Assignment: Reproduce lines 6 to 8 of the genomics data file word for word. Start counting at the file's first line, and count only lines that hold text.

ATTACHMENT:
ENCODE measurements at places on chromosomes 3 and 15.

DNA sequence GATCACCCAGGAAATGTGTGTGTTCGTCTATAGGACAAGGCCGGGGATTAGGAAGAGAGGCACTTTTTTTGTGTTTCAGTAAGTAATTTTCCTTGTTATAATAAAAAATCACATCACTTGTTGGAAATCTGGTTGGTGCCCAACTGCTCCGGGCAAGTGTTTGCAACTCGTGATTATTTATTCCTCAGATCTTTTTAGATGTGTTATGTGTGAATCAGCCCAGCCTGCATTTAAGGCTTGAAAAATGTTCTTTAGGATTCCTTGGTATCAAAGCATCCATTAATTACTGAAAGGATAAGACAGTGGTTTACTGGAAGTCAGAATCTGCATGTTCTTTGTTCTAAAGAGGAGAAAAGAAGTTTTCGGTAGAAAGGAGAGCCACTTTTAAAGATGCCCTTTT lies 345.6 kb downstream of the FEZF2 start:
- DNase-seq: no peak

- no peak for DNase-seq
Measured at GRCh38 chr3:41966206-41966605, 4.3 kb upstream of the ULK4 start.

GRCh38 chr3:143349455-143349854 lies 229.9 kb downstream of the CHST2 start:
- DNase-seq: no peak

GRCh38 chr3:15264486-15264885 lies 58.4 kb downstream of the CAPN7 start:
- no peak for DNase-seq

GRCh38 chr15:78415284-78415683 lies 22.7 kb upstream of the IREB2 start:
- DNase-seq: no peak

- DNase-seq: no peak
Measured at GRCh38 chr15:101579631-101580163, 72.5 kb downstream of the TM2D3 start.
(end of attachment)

GRCh38 chr3:143349455-143349854 lies 229.9 kb downstream of the CHST2 start:
- DNase-seq: no peak

GRCh38 chr3:15264486-15264885 lies 58.4 kb downstream of the CAPN7 start: